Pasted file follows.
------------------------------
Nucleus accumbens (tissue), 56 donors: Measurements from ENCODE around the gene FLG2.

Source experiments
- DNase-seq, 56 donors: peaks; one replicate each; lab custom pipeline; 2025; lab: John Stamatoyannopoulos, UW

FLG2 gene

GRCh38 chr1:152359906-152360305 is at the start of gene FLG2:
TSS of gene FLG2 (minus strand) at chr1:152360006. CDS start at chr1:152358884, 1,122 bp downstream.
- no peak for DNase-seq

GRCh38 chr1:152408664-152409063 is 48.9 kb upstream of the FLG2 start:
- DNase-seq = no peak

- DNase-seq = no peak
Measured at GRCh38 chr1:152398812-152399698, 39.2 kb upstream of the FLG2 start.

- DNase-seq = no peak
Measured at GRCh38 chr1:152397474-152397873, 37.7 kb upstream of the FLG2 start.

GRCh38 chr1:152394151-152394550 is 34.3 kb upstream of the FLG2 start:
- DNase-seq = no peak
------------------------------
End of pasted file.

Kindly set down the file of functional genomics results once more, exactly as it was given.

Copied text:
Nucleus accumbens (tissue), 56 donors: Measurements from ENCODE around the gene FLG2.

Source experiments
- DNase-seq, 56 donors: peaks; one replicate each; lab custom pipeline; 2025; lab: John Stamatoyannopoulos, UW

FLG2 gene

GRCh38 chr1:152359906-152360305 is at the start of gene FLG2:
TSS of gene FLG2 (minus strand) at chr1:152360006. CDS start at chr1:152358884, 1,122 bp downstream.
- no peak for DNase-seq

GRCh38 chr1:152408664-152409063 is 48.9 kb upstream of the FLG2 start:
- DNase-seq = no peak

- DNase-seq = no peak
Measured at GRCh38 chr1:152398812-152399698, 39.2 kb upstream of the FLG2 start.

- DNase-seq = no peak
Measured at GRCh38 chr1:152397474-152397873, 37.7 kb upstream of the FLG2 start.

GRCh38 chr1:152394151-152394550 is 34.3 kb upstream of the FLG2 start:
- DNase-seq = no peak